Getting out of high-interest credit card debt
A disabled wife's credit card debt is crippling her husband's income
By Todd Ossenfort | Published: December 27, 2010
The Credit Guy
Dear Credit Guy,
My wife has a credit card in her name only. She is on permanent disability and unable to work. She gets approximately $400 a month, less Medicare. I don't know how old this account is, but I'd say 5 years at least. Long story short, the account has a $14,000 balance. The card issuer took advantage before the new regulations took effect and raised the interest rate to 29 percent. The account is current, but now we are paying $500 plus a month for the minimum amount due, most of which is interest. I have tried to call the card issuer, but they won't speak with me. My wife's disability prevents her from handling the situation. I am in sales, and my income based on the present economy doesn't leave me with enough income each month to pay anymore. How do I handle this other than to stop paying and mess up her credit score? I am a homeowner with good credit, and she is not on the mortgage. Also, how could she have gotten this card in the first place on her own with no job? -- Bill
The guidelines for extending credit certainly have changed in the past five years. Your wife's credit card account is a good example. At the time she acquired her credit card, card issuers had looser eligibility requirements, issuing credit cards to students and others with no documented income. However, if your wife was to apply for a credit card account today in our tight credit environment, I don't know of any card issuer who would qualify for an account today. So, that should give you a little peace of mind that she won't be able to open any other new accounts to surprise you -- in the near future at least.
Now, as for how to handle the situation of paying the $14,000 credit card account balance with a 29 percent (ouch) interest rate. First, you could consider transferring the balance from your wife's account to another credit card account in your name with a much better interest rate. Cutting the interest rate in half to 14 percent would be a savings of almost $200 on your monthly payment each month, and you should qualify for a card with an interest rate even lower. Shop for the card that best fits your needs and be sure to know what you will pay in balance transfer fees. Of course, with this option, you are taking on the financial responsibility for her account.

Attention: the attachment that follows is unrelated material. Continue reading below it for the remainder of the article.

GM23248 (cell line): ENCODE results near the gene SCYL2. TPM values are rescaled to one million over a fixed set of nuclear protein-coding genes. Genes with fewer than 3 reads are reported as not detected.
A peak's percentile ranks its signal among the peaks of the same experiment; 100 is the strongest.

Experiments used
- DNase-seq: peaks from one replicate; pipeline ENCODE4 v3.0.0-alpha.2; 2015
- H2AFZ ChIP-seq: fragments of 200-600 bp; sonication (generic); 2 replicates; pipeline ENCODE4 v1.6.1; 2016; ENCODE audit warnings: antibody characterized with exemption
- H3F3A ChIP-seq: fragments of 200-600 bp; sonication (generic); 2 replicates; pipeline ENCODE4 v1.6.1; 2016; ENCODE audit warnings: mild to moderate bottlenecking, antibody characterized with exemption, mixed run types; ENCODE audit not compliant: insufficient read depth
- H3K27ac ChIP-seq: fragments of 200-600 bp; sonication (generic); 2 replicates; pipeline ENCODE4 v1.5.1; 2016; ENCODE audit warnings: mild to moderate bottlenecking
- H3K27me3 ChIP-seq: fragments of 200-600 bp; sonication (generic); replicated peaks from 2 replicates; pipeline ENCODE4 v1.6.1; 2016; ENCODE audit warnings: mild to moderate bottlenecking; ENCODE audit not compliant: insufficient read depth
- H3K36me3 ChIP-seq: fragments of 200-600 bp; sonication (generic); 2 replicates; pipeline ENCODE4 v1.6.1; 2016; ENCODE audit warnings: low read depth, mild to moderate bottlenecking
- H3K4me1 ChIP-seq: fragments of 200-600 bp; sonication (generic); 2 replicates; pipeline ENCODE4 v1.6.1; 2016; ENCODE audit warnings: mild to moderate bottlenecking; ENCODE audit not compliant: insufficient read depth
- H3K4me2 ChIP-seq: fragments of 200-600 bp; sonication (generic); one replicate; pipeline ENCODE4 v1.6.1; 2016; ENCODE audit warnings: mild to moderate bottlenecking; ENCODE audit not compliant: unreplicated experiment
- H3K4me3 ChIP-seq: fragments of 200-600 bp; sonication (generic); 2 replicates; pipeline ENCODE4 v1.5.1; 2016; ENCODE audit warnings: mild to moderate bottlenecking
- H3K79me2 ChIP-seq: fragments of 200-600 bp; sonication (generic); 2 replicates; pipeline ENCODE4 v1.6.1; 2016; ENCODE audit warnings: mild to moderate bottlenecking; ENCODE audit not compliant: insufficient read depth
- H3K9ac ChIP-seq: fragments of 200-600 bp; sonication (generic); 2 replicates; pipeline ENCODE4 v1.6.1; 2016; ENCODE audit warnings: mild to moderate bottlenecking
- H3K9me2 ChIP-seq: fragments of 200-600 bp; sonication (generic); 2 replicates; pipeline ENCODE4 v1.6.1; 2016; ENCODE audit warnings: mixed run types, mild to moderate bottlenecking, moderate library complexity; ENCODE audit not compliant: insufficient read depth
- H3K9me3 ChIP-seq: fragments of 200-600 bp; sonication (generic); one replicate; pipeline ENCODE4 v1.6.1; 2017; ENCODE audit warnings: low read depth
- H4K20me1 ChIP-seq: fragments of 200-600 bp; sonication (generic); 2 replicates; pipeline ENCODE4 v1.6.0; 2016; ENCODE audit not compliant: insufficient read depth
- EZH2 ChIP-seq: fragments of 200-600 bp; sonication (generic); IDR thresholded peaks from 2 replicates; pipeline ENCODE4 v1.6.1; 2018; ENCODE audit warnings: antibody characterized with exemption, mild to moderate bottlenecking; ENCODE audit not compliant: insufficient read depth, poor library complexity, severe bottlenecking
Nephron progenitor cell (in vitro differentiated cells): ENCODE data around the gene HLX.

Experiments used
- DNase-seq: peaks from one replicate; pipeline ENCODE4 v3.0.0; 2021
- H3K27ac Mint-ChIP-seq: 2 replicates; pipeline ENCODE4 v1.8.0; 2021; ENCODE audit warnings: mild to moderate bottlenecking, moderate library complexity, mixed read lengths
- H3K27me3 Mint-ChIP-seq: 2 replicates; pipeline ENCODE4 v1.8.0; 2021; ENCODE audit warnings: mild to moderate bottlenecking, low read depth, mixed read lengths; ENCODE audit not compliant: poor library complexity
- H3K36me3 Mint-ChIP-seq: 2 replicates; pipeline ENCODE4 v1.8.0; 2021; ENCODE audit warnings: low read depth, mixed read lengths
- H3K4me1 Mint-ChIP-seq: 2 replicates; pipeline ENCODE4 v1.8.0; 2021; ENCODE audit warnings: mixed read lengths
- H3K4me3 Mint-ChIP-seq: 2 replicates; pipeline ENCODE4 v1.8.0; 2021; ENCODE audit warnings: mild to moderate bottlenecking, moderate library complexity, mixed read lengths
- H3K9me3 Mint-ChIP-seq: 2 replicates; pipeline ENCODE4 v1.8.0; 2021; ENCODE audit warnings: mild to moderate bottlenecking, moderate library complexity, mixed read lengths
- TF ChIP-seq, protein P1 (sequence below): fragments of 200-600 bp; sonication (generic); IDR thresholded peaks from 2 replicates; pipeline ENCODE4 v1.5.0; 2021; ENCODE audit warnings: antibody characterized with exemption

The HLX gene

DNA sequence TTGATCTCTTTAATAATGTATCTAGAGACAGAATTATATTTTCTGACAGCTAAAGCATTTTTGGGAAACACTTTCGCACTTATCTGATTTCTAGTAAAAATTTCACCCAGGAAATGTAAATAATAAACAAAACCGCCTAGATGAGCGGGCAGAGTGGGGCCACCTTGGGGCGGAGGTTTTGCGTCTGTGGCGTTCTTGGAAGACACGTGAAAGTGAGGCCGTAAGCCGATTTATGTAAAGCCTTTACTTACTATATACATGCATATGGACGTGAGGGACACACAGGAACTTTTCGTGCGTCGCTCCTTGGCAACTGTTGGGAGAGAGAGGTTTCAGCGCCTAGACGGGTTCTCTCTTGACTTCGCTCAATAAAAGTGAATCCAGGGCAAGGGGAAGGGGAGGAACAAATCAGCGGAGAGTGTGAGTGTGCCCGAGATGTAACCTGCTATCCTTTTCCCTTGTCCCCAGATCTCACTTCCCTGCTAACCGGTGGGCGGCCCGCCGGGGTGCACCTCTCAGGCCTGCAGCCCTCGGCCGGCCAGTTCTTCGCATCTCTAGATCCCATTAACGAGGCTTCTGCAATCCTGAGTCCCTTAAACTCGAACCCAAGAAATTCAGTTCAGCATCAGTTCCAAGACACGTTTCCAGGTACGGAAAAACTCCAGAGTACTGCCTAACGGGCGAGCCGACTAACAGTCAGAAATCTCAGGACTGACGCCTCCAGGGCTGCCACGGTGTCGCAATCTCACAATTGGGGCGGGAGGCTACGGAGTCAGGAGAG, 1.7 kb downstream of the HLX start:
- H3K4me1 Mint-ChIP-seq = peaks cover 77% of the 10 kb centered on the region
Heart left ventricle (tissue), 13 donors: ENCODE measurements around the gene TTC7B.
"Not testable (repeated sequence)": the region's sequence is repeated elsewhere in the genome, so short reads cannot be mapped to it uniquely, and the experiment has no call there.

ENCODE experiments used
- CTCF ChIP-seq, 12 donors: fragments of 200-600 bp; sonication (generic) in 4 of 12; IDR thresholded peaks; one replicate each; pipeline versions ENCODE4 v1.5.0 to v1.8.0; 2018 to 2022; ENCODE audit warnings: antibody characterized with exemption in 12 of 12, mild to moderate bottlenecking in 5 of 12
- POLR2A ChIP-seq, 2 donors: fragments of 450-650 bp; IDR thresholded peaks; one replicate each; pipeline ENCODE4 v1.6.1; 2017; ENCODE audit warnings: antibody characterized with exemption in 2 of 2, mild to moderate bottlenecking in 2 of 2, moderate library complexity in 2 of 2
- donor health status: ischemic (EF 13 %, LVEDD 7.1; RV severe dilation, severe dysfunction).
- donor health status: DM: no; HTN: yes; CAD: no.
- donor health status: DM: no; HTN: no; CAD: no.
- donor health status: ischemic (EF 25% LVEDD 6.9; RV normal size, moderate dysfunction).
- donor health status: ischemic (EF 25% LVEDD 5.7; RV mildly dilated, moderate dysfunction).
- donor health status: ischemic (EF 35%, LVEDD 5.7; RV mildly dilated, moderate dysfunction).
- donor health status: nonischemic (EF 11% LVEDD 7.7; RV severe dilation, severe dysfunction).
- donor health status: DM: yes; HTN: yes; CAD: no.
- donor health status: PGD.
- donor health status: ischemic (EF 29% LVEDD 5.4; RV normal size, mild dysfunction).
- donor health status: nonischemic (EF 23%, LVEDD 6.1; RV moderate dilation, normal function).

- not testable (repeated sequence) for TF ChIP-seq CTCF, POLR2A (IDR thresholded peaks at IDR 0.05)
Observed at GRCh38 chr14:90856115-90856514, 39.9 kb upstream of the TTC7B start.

Second, you could contact a nonprofit credit counseling agency and talk with a credit counselor about your wife's account. You can reach a trusted agency at the Association of Independent Consumer Credit Counseling Agencies or National Foundation for Credit Counseling. Because the account is in her name, your wife would have to sign a debt management plan (DMP) agreement if you decide that would be in the best interest of you both. But you should be able to speak with a counselor about the situation and together determine if a DMP would be best. You should get a much lower interest rate on a DMP with a plan to pay off the balance in five years or less.
Lastly, I don't advise you just stop paying on the account. If you cannot afford to pay anything on the account, you might consider consulting a bankruptcy attorney to determine what options are available for your wife. She can file for bankruptcy protection separately from you, but I'd check with an attorney who will know what state laws apply and how best to protect your own credit.
Take care of your credit!
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